Part 6: The Buses

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"...Record levels of rainfall and wind," the voice said. "But early this morning, Hurricane James moved on from the Tampa area –"

The crowded shelter rang with cheers.

"...substantially weakened from making landfall," the voice continued, "and currently only a Category 1 as it passes over the rest of the state. The storm will continue to weaken, and is expected to break up completely before hitting the other coast."

Some of the people in the shelter broke off from the crowd, making cheerful conversation as they packed away any sleeping bags and gathered their belongings. Aaron pushed through to stand beside Hannah, while they and a small crowd continued to listen to the weather report. From it, they learned that Hurricane James had lingered for three hours in the Gulf of Mexico, battering Tampa with its rain and wind, then made landfall and hovered for six more hours over the Tampa Bay area, pummeling the city before gradually weakening as it started to move inland. Tampa, for once, had received the brunt of the storm. The rest of Florida was expected to suffer minimal damage.

Moments later, the Emergency Broadcast System blared its familiar tone. "This information applies to the following counties," the voice said. "Citrus, Hernando, Pasco, Hillsborough, Manatee, and Sarasota. Florida Highway Patrol is working to establish re-entry checkpoints, but some buildings and homes are damaged, and many roads and highways are closed. If you have been evacuated, please remain at your shelter until further notice. Please remember, residents of Pinellas County barrier islands must display an Emergency Access Permit to verify residency for re-entry. Local police departments are dispatching officers to shelters in all six counties, and food and necessary supplies will be delivered to each shelter as soon as possible."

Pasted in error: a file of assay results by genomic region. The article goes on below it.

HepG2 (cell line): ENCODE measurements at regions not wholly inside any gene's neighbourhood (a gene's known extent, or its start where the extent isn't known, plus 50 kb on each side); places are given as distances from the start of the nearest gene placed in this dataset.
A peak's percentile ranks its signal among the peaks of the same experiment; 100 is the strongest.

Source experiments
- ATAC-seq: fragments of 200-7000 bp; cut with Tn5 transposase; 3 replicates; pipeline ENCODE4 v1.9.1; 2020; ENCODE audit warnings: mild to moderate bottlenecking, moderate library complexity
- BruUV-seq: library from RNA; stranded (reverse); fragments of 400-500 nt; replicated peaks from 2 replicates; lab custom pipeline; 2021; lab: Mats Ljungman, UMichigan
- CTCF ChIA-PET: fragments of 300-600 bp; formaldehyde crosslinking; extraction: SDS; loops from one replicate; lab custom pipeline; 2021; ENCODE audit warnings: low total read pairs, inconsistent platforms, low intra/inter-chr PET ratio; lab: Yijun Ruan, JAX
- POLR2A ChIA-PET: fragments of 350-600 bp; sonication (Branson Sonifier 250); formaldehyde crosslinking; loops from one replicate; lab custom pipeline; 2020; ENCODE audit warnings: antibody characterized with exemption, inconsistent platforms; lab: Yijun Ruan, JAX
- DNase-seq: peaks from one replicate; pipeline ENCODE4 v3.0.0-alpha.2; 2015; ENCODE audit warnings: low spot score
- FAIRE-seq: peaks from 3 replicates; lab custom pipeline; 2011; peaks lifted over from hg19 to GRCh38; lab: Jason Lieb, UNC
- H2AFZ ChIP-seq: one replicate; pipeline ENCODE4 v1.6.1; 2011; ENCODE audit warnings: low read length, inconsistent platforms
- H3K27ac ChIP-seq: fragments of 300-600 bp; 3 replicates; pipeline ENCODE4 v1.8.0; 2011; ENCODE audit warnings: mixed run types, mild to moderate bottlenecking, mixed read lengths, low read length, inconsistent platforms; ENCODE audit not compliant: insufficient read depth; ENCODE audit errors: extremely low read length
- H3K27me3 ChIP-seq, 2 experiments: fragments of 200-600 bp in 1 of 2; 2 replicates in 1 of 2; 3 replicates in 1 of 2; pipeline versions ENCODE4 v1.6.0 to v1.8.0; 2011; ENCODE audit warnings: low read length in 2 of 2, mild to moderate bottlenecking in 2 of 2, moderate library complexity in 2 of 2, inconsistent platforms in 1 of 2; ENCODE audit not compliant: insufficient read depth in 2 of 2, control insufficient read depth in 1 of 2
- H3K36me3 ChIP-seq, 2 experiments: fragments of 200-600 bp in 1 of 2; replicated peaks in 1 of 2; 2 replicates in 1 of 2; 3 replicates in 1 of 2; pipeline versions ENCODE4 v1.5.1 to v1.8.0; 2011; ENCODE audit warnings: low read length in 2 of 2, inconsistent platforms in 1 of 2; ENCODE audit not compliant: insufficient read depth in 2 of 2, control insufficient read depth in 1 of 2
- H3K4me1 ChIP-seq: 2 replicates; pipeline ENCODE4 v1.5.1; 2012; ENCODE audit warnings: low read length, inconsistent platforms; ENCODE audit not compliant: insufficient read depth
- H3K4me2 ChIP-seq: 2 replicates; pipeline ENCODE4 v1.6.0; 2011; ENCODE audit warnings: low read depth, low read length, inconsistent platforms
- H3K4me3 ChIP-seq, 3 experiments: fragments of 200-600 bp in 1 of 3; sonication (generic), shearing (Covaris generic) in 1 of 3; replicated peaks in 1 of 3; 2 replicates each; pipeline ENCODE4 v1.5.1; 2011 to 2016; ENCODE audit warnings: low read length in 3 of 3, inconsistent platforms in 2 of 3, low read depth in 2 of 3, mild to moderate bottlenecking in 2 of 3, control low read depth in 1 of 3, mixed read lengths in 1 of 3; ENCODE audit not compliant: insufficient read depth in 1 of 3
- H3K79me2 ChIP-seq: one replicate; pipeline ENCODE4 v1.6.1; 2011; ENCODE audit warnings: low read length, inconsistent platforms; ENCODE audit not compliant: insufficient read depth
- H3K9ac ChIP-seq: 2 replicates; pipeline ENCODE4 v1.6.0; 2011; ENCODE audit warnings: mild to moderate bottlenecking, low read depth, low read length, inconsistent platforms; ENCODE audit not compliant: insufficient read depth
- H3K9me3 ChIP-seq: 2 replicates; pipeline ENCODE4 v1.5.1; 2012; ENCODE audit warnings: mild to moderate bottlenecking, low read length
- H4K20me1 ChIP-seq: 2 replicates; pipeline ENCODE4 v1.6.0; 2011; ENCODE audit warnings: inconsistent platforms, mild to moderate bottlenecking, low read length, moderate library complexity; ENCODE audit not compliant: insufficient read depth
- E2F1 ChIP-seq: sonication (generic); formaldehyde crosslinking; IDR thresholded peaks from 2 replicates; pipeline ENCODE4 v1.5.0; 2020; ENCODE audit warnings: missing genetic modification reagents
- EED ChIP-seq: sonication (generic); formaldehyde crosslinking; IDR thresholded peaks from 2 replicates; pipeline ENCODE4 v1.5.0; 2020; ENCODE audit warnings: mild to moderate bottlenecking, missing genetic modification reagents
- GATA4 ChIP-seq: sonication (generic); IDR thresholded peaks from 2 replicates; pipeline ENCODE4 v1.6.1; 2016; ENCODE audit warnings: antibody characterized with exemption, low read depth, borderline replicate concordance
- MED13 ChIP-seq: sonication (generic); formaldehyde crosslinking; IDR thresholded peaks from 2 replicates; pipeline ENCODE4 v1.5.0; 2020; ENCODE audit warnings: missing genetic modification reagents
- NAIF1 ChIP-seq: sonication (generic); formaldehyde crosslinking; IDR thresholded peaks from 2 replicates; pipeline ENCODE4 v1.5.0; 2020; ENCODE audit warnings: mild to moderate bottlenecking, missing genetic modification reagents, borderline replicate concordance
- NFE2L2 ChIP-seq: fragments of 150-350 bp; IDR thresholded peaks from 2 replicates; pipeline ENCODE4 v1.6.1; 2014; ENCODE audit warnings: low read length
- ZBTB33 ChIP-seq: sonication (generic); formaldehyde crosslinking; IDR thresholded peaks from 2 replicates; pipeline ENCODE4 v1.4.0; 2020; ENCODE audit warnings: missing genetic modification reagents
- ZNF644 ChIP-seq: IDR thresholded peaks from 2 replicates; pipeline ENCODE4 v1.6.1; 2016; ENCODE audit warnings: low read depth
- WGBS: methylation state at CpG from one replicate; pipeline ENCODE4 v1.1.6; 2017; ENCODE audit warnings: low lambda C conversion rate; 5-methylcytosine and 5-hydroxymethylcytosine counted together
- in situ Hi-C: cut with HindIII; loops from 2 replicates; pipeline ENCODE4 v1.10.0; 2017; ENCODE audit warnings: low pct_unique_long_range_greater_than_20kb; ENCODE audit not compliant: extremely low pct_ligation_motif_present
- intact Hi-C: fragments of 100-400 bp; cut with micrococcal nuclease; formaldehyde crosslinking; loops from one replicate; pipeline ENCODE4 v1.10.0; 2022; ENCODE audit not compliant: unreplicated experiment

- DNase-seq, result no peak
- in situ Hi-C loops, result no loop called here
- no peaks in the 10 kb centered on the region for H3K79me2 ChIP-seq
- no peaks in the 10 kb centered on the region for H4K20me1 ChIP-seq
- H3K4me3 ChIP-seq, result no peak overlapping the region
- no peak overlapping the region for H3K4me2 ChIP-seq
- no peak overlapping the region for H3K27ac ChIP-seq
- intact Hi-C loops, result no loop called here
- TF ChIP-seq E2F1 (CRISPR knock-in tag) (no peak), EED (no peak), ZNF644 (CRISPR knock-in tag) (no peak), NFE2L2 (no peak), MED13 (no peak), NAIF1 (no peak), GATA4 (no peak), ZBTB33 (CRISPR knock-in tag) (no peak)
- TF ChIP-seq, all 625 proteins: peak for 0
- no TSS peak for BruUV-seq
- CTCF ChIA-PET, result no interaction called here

There was a unified groan from the shelter guests, and people began to disperse into corners, once again unrolling their sleeping bags, and hunkering down to wait out their extended shelter sentence. Hannah went back to check on the kitten, and Aaron followed, putting his arm around her shoulders. "Why don't we walk a little?" he asked.

Hannah placed the kitten on the floor – it immediately went to the bathroom and she had to take a detour to the Supervisor's desk for paper towels to clean it up – and then the three of them ambled around the lobby, the scampering kitten taking the lead with Hannah and Aaron following closely behind.

The talk from the other shelter guests was a mix of friendly and frustrated, strangers commiserating about how they just wanted to go home and wondering aloud how much longer they would be here. Underneath all the conversation, there was a silent anxious energy of unspoken questions: How bad was the damage, really? Do we still have homes? Was anyone hurt? How well did the city come through the storm?

Less than an hour later, the Supervisor's cell phone rang. All eyes turned to the Supervisor as she answered the call. "Yes," she said. There was a long silence. "Yes. Okay. I'll let them know."

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